Last Updated on February 25, 2022
New play at Hampstead Downstairs explores family trauma
‘We are bonobos,’ declares one of the family members in The Animal Kingdom, the title of a new play by Ruby Thomas. ‘Bonobos can be pretty aggressive actually.’ This world premiere, directed by Lucy Morrison at the Hampstead Downstairs, traces a course of family therapy wherein a very human family has space to explore its challenges. I had to Google ‘bonobo’ to discover that it is an endangered great ape. In The Animal Kingdom, one of the characters is fighting for his survival while the wider family have some attitudes and behaviour patterns that are endangered as the therapy process challenges them to explore the past. The play traces the family’s journey through six family therapy sessions where they seek to understand a shocking event that has taken place. As any family therapist knows, there is no one truth, every member of the group has their own truth and therein lies the rub. Active listening is required for productive communication and families differ in how much truth they are ready to hear from one another. In The Animal Kingdom, there would be no drama if this family already knew how to listen and be heard effectively.
The physical intimacy of the Hampstead Downstairs theatre lends itself well to portraying the intensity in the therapy room and the audience feels up close and personal. It is reminiscent of the family therapist training process where supervisors and students observe sessions through one-way mirrors in order to learn their craft and offer their therapeutic insights to the family. Part of the power of therapy is its ability to contain the emotions and the person expressing them. This is a considerable challenge in family therapy where feelings run high and everyone needs to speak, be heard and to be understood. Not only must the therapist be containing but the space too. Hampstead Downstairs is just such a space for this particular theatrical performance.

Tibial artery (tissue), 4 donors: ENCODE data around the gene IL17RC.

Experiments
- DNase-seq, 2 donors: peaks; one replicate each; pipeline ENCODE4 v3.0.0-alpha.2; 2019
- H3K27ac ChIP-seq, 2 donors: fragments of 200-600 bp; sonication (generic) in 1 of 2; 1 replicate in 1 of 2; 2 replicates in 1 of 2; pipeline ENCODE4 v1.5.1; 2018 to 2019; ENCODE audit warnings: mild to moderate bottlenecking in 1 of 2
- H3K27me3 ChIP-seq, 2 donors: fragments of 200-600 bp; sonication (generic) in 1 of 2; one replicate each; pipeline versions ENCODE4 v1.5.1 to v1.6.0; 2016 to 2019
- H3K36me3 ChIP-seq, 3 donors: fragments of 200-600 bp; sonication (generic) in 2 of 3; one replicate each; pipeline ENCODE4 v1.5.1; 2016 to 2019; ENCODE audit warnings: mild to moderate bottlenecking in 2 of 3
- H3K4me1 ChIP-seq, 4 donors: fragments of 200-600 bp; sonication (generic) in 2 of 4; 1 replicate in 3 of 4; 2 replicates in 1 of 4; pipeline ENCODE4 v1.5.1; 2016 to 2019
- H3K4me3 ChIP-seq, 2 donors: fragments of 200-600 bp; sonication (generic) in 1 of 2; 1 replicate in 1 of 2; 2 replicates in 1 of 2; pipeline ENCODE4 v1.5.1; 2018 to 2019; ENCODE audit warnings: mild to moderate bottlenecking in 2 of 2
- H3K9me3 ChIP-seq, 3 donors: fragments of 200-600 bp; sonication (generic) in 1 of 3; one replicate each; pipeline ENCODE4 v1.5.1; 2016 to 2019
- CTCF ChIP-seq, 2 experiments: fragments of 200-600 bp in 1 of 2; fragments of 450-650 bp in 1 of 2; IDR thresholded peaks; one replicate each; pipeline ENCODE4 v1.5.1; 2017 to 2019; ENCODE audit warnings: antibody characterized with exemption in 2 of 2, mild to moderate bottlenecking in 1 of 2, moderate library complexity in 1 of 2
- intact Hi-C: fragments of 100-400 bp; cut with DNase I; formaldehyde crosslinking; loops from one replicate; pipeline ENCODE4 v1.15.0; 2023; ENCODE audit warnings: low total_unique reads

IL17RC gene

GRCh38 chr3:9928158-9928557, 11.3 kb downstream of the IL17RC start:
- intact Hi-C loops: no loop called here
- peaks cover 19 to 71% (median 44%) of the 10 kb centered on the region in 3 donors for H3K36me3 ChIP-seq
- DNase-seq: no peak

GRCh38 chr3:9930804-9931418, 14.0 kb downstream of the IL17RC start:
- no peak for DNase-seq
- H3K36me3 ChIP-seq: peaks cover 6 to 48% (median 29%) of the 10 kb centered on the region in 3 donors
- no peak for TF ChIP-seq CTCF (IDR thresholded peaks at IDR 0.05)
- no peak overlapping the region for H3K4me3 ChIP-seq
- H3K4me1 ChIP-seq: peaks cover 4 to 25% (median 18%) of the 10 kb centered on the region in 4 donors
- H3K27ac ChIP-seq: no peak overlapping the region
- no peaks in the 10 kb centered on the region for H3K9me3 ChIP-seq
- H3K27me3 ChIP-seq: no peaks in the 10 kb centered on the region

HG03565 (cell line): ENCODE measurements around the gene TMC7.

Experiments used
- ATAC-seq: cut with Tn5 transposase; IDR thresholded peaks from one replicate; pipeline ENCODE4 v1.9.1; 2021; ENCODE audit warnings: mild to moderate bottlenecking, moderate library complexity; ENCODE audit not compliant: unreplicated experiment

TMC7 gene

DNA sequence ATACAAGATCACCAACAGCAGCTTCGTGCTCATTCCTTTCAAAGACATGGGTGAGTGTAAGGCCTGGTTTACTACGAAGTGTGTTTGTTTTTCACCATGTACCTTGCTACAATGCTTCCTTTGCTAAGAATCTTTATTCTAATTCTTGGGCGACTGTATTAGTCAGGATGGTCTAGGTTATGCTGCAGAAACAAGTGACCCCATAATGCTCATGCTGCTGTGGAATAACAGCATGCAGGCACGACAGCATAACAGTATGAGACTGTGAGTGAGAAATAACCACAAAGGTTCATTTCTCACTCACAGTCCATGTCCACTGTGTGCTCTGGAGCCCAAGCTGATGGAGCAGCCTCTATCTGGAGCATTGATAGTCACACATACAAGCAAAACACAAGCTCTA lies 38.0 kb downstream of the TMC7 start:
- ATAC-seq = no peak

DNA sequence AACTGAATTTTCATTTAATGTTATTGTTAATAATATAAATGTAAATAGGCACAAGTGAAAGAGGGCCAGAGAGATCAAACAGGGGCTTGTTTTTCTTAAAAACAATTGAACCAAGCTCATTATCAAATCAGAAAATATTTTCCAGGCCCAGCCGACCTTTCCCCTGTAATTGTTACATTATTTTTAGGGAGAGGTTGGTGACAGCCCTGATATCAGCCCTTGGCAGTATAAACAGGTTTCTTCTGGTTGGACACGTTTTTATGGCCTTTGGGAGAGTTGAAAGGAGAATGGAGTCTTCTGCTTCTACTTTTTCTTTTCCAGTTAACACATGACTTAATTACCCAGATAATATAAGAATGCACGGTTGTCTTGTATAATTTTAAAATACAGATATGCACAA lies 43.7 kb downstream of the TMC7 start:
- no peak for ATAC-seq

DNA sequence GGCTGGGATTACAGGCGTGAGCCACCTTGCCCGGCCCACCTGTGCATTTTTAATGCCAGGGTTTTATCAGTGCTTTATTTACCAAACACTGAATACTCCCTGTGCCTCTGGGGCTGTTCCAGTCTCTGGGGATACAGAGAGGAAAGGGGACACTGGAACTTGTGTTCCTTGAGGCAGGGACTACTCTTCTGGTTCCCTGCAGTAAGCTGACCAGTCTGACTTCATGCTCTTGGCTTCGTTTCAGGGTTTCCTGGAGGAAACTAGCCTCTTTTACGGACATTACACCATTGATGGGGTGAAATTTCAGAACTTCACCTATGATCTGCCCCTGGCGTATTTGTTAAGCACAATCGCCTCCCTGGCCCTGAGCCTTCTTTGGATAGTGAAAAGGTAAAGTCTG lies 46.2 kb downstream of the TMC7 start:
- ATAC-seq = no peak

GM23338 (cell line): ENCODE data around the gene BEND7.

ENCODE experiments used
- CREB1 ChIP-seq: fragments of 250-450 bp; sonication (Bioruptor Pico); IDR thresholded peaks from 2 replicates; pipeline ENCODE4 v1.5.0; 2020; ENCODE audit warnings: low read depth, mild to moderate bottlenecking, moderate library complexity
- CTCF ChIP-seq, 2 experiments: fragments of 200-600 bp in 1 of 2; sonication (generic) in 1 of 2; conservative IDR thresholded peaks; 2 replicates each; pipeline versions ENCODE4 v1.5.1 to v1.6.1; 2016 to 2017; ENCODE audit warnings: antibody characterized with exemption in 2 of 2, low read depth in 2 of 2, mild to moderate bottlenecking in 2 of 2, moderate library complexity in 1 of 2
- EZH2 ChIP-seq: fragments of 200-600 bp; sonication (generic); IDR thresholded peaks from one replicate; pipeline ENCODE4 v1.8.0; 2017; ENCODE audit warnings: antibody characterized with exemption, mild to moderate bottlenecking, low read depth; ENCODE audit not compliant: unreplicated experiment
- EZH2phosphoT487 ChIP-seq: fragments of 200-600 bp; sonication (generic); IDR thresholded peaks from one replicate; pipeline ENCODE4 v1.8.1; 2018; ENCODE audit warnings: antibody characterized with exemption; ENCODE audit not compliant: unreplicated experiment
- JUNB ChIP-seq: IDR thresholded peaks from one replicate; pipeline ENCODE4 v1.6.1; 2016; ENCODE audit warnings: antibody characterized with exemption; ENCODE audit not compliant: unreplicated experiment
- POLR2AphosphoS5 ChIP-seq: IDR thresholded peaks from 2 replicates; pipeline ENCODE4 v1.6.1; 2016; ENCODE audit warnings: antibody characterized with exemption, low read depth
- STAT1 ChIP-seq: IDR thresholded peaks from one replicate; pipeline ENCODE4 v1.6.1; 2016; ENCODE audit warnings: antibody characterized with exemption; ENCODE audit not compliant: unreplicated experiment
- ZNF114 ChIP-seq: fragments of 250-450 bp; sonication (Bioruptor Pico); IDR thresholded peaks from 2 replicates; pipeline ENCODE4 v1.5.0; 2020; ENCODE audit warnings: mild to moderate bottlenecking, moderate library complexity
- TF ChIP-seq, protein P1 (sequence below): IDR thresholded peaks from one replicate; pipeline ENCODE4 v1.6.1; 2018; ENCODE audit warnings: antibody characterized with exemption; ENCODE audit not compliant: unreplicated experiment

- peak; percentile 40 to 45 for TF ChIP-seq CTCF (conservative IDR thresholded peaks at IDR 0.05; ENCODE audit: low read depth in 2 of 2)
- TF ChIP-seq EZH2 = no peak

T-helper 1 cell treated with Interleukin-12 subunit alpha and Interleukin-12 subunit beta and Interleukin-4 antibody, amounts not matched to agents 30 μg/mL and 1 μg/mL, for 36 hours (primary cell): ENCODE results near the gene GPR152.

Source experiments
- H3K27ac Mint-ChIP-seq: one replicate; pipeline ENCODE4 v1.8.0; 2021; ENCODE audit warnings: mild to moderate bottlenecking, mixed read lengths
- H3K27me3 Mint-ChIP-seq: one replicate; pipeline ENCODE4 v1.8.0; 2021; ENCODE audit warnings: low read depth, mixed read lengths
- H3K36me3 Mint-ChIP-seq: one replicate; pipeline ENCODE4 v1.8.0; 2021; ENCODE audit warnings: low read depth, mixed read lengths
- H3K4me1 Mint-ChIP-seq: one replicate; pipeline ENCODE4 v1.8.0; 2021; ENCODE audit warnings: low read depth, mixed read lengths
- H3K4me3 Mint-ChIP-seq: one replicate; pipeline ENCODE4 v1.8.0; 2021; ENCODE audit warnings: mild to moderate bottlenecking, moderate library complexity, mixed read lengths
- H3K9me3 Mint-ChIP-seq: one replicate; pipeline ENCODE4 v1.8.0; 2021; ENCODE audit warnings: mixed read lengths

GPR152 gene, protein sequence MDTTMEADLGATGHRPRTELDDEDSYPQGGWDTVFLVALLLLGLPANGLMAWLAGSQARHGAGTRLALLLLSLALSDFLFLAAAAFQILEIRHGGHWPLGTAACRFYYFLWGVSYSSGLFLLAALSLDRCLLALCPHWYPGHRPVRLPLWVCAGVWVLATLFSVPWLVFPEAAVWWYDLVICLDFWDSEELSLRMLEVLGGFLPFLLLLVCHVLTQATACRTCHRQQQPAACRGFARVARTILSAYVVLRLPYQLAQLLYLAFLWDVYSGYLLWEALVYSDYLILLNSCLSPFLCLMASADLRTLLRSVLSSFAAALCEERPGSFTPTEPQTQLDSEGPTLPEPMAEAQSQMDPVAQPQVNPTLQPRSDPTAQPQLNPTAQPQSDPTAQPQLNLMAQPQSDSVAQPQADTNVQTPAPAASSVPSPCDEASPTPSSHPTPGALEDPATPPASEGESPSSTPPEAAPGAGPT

The Animal Kingdom is a very moving play that presents an authentic depiction of a family attempting to make sense of itself through therapy. Sam (Ragevan Vasan) is a depressed and agitated 21-year-old student, currently an inpatient in a psychiatric unit for reasons that become clear as the play unfolds. His divorced parents, Rita (Martina Laird) and Tim (Jonathan McGuiness) join a family therapy session along with Sam’s younger sister, Sophie (Ashna Rabheru). The sessions are led by family therapist, Daniel (Paul Keating) who struck just the right note of containing and encouraging the family to engage and take risks with one another so as to enable Sam to begin to heal. The drama is true both technically and emotionally to what families experience in a therapy session. It allows for the unfolding of family secrets, inter-generational trauma and terrific character development.